Exploratory Decision-Making as a Function of Lifelong Experience, Not Cognitive Decline

Our latest aging study has just been published in the Journal of Experimental Psychology: General. The paper reports work done with Nate Blanco, Kirsten Smayda and Todd Maddox at the University of Texas, Austin, Bradley Love (University College London) and Ross Otto (New York University). It helps illustrate just how important computational models are to our understanding of changes in behavior across the adult lifespan, showing why it makes no sense to talk about processing declines in the absence of models of what is being processed, and how.

Here’s the abstract:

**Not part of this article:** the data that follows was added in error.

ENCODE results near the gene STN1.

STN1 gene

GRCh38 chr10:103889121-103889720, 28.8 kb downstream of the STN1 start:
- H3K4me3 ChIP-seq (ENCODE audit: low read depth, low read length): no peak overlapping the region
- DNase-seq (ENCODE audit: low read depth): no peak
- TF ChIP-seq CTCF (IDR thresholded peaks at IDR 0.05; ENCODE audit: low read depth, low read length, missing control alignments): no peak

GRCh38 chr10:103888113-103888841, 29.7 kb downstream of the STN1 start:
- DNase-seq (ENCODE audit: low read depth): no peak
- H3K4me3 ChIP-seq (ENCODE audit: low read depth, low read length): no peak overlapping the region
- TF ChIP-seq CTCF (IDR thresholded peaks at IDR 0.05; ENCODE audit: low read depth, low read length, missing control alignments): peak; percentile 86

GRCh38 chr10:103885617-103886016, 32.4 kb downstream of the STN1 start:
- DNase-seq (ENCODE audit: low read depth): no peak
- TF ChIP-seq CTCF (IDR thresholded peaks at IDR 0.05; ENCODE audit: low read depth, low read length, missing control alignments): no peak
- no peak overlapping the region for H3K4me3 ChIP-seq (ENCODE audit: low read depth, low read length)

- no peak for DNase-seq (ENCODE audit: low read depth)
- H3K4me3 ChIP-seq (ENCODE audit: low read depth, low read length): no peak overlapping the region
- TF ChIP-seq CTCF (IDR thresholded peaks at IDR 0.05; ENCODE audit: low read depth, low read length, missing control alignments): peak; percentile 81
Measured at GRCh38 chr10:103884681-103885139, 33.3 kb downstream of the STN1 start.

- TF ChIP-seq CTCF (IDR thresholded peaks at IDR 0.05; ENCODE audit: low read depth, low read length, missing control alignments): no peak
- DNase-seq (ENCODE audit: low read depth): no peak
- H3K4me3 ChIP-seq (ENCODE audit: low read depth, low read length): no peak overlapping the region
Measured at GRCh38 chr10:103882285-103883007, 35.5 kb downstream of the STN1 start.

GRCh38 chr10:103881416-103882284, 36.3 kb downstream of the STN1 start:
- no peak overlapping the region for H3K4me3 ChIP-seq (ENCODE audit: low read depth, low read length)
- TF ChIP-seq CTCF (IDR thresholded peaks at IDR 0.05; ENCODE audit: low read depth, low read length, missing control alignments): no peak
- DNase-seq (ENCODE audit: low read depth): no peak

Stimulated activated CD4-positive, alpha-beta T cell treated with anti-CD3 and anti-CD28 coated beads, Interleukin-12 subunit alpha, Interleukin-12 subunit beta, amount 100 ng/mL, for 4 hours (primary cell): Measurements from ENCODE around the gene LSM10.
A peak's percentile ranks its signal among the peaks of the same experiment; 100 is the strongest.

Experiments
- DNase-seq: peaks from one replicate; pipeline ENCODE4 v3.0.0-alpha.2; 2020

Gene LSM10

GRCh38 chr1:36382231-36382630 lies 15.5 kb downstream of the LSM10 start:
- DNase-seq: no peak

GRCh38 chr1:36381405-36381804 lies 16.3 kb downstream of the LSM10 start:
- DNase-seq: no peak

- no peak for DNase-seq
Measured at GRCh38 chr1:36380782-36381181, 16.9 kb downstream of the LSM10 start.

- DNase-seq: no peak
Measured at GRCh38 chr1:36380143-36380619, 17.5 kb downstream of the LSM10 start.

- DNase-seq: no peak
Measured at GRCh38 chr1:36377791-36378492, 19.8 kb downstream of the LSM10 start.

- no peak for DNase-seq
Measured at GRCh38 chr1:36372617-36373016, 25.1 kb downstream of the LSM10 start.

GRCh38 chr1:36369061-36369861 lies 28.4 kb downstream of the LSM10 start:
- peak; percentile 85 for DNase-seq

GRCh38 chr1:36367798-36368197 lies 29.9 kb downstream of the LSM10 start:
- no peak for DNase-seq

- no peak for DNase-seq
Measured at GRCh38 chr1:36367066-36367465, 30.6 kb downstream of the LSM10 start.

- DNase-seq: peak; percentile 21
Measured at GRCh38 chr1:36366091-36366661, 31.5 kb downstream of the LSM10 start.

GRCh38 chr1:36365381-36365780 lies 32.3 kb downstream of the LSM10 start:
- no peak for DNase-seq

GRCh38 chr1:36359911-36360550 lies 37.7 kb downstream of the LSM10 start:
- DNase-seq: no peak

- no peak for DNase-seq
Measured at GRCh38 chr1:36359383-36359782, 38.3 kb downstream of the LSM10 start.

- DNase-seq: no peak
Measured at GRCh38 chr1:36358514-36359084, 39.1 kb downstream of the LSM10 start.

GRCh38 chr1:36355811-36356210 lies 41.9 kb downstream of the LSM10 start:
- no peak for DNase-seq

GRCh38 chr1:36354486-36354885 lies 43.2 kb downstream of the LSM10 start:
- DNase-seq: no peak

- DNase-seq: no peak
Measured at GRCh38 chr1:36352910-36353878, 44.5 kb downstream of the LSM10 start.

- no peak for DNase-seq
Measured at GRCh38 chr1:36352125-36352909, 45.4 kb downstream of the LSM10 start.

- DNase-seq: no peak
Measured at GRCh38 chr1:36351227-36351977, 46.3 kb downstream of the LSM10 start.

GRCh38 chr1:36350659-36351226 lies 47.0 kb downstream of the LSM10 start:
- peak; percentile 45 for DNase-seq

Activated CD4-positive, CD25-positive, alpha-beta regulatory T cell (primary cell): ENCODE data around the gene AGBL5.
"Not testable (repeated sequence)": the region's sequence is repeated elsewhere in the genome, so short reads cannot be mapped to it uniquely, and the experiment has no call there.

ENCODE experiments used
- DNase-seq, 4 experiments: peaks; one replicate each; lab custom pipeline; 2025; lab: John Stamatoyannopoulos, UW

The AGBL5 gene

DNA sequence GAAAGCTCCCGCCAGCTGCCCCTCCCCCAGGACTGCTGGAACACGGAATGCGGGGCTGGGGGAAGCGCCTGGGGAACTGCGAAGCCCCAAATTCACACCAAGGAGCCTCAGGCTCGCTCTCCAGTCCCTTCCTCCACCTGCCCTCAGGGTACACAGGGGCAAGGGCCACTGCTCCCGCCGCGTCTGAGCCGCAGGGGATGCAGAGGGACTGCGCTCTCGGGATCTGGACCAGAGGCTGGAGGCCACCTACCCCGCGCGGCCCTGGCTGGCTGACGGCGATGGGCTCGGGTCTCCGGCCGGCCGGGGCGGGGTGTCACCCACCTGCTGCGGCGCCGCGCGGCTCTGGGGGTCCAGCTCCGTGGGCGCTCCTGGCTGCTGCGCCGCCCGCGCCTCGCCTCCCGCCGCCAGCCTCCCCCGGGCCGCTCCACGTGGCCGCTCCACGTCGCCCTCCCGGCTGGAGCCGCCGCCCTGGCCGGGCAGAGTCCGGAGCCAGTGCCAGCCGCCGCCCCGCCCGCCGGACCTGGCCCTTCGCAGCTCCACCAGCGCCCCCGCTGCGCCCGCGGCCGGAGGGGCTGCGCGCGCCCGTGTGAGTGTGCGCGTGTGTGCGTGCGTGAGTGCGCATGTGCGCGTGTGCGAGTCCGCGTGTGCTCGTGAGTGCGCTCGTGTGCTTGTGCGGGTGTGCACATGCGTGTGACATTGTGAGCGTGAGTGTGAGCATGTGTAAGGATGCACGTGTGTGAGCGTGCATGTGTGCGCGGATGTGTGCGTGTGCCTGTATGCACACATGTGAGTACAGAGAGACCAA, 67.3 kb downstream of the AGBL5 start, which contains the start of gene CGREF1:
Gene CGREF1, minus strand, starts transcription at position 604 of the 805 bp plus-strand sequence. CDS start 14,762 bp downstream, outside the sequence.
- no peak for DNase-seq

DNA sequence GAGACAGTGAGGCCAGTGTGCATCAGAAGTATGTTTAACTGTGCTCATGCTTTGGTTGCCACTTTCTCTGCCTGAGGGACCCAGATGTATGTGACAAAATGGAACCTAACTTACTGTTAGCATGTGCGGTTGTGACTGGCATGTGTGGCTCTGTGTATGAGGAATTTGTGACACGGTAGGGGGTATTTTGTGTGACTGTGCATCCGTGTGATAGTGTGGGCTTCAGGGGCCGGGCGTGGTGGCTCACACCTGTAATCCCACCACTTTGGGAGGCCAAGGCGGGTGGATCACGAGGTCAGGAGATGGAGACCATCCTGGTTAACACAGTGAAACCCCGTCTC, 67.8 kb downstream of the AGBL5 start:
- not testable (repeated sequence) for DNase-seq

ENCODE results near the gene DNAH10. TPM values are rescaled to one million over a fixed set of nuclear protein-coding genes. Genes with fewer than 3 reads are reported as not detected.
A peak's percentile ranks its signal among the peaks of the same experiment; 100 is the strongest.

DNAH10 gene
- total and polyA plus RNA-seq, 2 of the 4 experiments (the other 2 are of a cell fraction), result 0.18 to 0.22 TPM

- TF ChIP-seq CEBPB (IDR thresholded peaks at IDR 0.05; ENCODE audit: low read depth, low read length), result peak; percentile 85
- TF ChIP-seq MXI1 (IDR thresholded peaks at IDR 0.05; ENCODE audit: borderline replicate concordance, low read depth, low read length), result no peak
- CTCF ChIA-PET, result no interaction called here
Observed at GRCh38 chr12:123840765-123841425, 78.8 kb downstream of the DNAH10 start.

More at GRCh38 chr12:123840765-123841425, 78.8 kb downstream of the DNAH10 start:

Older adults perform worse than younger adults in some complex decision-making scenarios, which is commonly attributed to age-related declines in striatal and frontostriatal processing. Recently, this popular account has been challenged by work that considered how older adults’ performance may differ as a function of greater knowledge and experience, and by work showing that, in some cases, older adults outperform younger adults in complex decision-making tasks. In light of this controversy, we examined the performance of older and younger adults in an exploratory choice task that is amenable to model-based analyses and ostensibly not reliant on prior knowledge. Exploration is a critical aspect of decision-making poorly understood across the life span. Across 2 experiments, we addressed (a) how older and younger adults differ in exploratory choice and (b) to what extent observed differences reflect processing capacity declines. Model-based analyses suggested that the strategies used by the 2 groups were qualitatively different, resulting in relatively worse performance for older adults in 1 decision- making environment but equal performance in another. Little evidence was found that differences in processing capacity drove performance differences. Rather the results suggested that older adults’ performance might result from applying a strategy that may have been shaped by their wealth of real-word decision-making experience. While this strategy is likely to be effective in the real world, it is ill suited to some decision environments. These results underscore the importance of taking into account effects of experience in aging studies, even for tasks that do not obviously tap past experiences.